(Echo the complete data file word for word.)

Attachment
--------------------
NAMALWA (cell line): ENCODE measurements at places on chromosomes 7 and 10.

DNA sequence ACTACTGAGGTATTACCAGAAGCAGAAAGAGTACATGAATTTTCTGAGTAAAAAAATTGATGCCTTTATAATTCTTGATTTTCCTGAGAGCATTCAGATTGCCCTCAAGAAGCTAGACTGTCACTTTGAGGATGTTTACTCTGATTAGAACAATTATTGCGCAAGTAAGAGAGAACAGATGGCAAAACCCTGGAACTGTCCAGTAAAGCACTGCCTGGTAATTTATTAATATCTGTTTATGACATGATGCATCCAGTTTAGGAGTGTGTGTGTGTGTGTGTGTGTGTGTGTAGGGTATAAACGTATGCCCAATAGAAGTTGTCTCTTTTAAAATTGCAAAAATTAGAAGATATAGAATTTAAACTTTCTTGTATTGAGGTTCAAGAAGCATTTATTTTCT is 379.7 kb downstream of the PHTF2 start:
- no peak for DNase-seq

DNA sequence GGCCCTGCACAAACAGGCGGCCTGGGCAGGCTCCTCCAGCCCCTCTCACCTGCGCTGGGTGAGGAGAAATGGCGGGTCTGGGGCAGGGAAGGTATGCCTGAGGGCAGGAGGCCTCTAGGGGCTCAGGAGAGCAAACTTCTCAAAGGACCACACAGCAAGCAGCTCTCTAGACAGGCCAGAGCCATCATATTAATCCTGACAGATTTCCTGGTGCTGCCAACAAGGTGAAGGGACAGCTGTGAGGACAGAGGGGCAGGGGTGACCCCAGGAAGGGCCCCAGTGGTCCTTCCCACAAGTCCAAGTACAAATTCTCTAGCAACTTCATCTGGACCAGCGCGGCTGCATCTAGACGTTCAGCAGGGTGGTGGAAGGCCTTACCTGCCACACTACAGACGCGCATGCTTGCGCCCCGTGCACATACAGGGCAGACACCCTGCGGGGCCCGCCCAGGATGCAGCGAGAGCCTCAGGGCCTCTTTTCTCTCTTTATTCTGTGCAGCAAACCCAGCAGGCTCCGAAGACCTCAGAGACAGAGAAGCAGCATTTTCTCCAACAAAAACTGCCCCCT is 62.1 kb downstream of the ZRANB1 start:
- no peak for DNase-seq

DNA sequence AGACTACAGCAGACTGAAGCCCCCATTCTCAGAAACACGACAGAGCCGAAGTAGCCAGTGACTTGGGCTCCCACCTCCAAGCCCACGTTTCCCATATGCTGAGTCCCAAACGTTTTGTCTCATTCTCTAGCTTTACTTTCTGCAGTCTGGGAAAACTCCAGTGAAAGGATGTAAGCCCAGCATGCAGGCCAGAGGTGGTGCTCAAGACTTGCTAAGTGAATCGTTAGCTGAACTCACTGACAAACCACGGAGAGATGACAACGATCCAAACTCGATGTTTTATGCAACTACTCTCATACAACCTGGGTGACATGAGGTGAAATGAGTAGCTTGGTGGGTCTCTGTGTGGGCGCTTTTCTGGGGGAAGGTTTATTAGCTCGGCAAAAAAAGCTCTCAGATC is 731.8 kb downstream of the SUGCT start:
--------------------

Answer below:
NAMALWA (cell line): ENCODE measurements at places on chromosomes 7 and 10.

DNA sequence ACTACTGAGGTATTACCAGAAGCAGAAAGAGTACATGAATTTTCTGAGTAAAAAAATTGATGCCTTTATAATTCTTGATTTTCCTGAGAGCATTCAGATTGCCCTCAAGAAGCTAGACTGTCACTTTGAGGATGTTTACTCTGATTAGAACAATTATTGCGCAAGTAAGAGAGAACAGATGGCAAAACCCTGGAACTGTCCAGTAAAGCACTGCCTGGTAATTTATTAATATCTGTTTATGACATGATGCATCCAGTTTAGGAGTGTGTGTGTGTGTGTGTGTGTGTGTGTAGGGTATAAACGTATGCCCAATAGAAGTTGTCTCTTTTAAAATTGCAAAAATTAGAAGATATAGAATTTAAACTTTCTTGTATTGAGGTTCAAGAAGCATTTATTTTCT is 379.7 kb downstream of the PHTF2 start:
- no peak for DNase-seq

DNA sequence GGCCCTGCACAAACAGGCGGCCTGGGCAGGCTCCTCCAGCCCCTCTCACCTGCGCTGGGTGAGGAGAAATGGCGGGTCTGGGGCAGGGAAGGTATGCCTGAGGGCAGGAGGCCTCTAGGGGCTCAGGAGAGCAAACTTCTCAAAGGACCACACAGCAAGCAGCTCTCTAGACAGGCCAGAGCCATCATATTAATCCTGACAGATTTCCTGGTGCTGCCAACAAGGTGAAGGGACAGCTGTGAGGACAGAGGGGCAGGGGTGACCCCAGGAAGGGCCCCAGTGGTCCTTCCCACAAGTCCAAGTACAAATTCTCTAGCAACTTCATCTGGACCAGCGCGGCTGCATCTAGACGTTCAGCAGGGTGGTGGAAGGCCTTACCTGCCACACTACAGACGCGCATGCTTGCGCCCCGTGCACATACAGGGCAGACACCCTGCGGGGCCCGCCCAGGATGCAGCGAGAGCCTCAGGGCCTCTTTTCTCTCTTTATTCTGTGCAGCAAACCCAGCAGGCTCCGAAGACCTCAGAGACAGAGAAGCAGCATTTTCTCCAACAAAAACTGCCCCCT is 62.1 kb downstream of the ZRANB1 start:
- no peak for DNase-seq

DNA sequence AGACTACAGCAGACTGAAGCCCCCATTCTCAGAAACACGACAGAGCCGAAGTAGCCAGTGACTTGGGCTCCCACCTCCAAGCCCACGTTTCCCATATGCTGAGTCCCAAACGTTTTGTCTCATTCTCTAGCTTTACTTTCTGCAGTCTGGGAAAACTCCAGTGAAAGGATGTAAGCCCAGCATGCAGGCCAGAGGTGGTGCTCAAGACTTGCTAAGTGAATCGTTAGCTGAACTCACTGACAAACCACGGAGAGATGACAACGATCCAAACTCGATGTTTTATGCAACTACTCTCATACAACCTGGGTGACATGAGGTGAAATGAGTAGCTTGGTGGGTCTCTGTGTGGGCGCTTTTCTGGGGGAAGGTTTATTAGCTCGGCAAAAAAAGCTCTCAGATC is 731.8 kb downstream of the SUGCT start: